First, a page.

Op-Ed: Something is Clearly Off with California’s Homelessness Spending

California put aside $7.2 billion to address homelessness in the 2021-22 state budget. Last year, there were an estimated 172,000 homeless statewide, which equates to spending nearly $42,000 per homeless person.

Spending of this magnitude – which only accounts for state money – is sufficient if it were applied effectively. The worsening crisis indicates that something is off with how the state spends its resources.

This perspective is important in light of a comprehensive homeless survey by UC San Francisco. Many of its findings are enlightening, but too many of its suggestions call for more spending.

It strains credulity to believe that spending $42,000 per person is insufficient, but if bumped up to $45,000, all will be OK. California does not have the worst-in-the-nation homeless crisis because it spends too little.

Continued calls for more government subsidies supporting the state’s ineffective housing-first approach will waste money while failing to alleviate the emergency.

The survey confirms some things we already know, such as most of the homeless in California (78%) are unsheltered. It also provides essential information to help sustainably address homelessness, such as the pivotal role housing unaffordability plays in driving the problem.

Solutions require policymakers to leverage all we have learned to adopt a more innovative structure for addressing the grim conditions.

The UCSF Benioff Homelessness and Housing Initiative does recommend some innovative policies. Gov. Gavin Newsom has also sought to create homelessness courts. While neither a perfect nor sweeping solution, a court system ordering treatment programs for homeless people could make a difference.

If the effort has the necessary scope and force, it can help move homeless people suffering from mental illness and addiction into a setting of care rather than the current invisible asylum of “the street, the jail, and the emergency room.”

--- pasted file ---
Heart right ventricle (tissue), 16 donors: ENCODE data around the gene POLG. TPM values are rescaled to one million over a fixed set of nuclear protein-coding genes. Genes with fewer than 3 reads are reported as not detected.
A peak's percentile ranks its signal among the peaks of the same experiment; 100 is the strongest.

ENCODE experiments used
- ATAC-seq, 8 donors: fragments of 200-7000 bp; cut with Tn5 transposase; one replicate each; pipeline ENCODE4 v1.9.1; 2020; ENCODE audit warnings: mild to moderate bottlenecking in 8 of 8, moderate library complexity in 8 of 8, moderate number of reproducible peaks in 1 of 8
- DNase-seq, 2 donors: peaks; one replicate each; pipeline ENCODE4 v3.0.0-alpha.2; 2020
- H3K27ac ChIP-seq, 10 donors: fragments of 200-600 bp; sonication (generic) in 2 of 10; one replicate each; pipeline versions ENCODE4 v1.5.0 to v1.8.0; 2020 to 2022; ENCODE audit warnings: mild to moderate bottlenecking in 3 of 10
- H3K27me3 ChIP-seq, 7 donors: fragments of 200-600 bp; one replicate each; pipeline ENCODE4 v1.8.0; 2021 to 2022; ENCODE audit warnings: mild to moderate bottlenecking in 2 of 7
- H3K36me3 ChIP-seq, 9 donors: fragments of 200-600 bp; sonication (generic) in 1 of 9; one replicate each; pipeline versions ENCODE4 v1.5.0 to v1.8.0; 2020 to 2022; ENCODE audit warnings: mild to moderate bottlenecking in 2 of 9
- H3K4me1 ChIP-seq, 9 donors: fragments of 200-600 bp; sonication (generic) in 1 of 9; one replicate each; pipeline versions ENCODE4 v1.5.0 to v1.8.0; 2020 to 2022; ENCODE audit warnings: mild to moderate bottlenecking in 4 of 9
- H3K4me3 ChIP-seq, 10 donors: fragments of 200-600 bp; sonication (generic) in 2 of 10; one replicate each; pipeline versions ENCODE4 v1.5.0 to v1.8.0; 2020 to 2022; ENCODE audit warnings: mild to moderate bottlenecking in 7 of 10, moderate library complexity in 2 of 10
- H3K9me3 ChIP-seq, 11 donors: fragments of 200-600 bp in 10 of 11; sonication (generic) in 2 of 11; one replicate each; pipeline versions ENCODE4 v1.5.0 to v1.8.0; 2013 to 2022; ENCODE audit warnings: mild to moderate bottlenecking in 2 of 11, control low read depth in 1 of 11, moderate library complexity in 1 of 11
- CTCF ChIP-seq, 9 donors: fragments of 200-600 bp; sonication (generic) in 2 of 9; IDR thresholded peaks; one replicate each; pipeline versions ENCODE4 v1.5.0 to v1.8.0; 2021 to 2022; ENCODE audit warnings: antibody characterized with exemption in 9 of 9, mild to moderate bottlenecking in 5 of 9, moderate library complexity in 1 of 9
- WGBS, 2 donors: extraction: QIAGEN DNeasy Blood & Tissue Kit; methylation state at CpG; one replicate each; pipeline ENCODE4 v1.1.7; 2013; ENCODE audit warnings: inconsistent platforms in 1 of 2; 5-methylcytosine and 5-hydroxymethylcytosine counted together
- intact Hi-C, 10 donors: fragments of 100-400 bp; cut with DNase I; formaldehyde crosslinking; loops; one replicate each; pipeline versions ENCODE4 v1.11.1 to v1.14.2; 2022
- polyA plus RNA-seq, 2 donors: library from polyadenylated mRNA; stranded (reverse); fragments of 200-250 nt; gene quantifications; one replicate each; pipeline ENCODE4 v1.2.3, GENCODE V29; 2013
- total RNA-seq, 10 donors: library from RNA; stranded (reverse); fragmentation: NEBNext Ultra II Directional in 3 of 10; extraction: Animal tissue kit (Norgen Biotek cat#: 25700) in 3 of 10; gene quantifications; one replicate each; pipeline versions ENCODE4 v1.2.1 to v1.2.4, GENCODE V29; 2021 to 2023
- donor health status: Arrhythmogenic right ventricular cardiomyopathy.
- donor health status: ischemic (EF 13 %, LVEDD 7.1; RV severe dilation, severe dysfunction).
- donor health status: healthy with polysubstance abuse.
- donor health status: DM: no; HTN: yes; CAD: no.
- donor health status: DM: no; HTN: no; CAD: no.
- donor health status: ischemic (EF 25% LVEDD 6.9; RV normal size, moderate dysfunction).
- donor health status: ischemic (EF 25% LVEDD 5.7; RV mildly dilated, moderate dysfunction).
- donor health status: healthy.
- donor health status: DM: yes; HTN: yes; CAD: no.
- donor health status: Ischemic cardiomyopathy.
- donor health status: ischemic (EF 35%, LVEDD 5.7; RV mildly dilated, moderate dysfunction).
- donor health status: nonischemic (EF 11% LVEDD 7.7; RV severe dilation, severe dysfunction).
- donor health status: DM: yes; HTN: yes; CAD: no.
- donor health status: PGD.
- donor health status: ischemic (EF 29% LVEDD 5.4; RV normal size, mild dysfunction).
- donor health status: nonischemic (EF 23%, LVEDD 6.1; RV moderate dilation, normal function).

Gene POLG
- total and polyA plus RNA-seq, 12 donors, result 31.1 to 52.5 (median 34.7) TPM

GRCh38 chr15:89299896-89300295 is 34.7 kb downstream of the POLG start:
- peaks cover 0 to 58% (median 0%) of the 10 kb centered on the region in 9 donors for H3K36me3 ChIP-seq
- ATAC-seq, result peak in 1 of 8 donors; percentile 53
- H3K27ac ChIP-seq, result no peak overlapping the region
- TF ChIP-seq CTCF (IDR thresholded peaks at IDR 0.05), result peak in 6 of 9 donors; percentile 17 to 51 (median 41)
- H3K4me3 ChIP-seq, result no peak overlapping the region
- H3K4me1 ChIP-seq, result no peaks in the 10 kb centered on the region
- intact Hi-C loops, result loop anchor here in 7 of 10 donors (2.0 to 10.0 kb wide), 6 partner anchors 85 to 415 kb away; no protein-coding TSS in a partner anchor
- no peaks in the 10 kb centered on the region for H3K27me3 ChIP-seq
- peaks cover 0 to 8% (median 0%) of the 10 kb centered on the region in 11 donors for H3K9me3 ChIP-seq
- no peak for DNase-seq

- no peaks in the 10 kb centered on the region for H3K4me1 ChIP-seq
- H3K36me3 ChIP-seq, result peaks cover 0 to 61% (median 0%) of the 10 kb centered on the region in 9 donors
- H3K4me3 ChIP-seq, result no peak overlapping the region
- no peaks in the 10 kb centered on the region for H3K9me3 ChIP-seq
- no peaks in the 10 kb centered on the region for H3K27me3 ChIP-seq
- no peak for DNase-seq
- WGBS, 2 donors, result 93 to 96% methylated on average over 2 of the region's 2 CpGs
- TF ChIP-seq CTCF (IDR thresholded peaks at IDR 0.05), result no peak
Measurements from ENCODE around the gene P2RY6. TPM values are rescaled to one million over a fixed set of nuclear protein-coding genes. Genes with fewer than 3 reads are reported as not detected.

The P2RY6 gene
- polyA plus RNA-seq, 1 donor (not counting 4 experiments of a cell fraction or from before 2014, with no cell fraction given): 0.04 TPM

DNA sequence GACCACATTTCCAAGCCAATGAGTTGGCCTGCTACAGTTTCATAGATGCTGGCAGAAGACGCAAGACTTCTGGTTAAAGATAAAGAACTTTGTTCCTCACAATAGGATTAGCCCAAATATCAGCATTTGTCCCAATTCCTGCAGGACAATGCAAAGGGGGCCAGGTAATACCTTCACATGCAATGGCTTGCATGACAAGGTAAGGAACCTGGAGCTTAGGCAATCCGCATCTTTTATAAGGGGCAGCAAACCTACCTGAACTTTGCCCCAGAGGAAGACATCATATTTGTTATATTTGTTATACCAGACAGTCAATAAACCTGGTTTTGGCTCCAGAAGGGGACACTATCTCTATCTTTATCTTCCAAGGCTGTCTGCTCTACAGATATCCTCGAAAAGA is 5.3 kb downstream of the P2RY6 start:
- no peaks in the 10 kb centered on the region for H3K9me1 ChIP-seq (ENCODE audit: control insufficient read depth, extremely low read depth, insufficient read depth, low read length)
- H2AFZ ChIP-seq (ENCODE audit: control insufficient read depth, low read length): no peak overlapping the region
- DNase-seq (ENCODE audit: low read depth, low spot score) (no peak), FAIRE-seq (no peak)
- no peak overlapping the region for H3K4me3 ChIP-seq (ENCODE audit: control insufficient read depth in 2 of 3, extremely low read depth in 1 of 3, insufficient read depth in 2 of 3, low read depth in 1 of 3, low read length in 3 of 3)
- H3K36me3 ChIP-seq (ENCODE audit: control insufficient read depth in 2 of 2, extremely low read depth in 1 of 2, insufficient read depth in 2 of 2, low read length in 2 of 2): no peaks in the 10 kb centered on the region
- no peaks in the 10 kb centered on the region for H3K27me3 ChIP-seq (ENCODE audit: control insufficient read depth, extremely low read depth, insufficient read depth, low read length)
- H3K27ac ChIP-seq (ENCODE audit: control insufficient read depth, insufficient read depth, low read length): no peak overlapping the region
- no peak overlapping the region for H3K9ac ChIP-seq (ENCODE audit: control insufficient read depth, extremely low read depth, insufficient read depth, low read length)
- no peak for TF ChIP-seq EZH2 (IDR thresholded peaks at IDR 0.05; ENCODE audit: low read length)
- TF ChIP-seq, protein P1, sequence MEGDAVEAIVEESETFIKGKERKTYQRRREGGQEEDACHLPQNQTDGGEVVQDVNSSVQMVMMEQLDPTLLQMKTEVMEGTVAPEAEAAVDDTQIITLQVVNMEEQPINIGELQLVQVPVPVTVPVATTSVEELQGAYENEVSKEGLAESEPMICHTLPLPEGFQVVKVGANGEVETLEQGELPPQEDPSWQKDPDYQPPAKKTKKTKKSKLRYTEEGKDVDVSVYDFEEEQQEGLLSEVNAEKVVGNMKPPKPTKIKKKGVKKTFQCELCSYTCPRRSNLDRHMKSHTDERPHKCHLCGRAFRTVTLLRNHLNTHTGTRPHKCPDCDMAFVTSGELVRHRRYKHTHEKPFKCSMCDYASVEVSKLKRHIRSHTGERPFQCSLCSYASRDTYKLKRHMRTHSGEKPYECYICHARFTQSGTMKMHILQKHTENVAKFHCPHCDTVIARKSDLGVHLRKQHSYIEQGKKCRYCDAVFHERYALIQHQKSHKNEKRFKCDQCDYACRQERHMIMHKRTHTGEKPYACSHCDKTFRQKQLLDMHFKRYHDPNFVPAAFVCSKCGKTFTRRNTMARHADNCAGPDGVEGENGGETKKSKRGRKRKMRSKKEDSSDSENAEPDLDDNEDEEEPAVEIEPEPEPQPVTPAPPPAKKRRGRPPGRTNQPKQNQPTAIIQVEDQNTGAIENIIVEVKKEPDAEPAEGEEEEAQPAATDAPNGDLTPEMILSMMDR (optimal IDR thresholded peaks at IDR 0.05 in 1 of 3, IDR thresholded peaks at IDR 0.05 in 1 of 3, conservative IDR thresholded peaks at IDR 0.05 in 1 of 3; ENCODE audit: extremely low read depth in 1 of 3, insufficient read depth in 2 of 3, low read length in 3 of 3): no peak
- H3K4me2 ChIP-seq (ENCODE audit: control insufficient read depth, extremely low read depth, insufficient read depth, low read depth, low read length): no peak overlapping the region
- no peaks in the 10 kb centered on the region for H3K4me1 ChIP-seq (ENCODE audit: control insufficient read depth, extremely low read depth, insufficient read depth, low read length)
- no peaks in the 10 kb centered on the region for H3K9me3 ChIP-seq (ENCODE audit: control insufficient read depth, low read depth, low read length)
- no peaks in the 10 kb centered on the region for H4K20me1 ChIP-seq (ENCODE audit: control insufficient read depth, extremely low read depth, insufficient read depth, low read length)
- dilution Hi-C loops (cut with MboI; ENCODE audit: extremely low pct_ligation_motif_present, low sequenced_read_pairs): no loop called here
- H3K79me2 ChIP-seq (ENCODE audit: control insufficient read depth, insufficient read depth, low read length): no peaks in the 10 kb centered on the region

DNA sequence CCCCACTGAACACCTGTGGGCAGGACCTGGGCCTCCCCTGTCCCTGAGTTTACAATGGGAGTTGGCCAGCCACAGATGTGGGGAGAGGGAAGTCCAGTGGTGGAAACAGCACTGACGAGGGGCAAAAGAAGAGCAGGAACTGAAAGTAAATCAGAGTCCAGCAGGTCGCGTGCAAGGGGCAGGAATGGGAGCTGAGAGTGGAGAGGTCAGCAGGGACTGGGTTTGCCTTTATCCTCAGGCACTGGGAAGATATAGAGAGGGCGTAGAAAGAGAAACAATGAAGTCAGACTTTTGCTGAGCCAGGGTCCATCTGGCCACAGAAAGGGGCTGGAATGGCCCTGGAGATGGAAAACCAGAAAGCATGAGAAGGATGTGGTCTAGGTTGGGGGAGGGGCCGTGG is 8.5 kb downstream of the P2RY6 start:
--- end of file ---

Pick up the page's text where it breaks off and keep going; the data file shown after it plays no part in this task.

Other suggestions merely throw money at the current ineffective government-run programs, a poor strategy bound to fail. Instead, California should fund well-run and fully accountable private sector groups that help homeless people gain control, address any issues and then become self-sufficient. The “California Way” bias has blinded lawmakers from successful initiatives in other states and tailoring them to West Coast needs. Partnerships and nonprofits in Virginia, Tennessee and elsewhere have shown that they can sustainably address homelessness through novel methods, flexibility and personalization.

Another flaw is government’s focus on “controlling the cost of housing” rather than removing disincentives driving the housing shortage. As rising inflation reminds us, you don’t lower the cost of anything by throwing money at people. We need to incentivize more housing supply by lowering costs and construction time through deregulation and avoiding harmful policies like rent control that worsen housing unaffordability.

The richest target for deregulation is also the state’s most firmly entrenched law: the California Environmental Quality Act. While well-intended when enacted in 1970, it has become a destructive force derailing “the possibility of homeownership” among the “hardworking members of Latino, Black and other minority communities,” says Jennifer Hernandez, an environmental and land-use lawyer who has documented CEQA’s long list of litigation abuses.

Both Newsom and before him Gov. Jerry Brown have publicly supported CEQA reform, which is a start. A better plan would be a legislative initiative to repeal and replace.

Concerns that dismantling CEQA would invite environmental mayhem are overblown. Fresh legislation relying on the volumes of knowledge gained in protecting the environment since CEQA became law, and including provisions that would prevent it from becoming another tool for abuse should not be beyond the abilities of lawmakers.

Spending $42,000 a year per homeless person is wheel-spinning on a grand scale. It shows a lack of reflection and a poverty of ideas. The progressive policy framework has made no progress on homelessness. It shouldn’t be too much to ask lawmakers to rethink their premises.

Commentary from CalMatters. Kerry Jackson is a fellow with the Center for California Reform at the Pacific Research Institute. Wayne Winegarden is a senior fellow in business and economics at the Pacific Research Institute.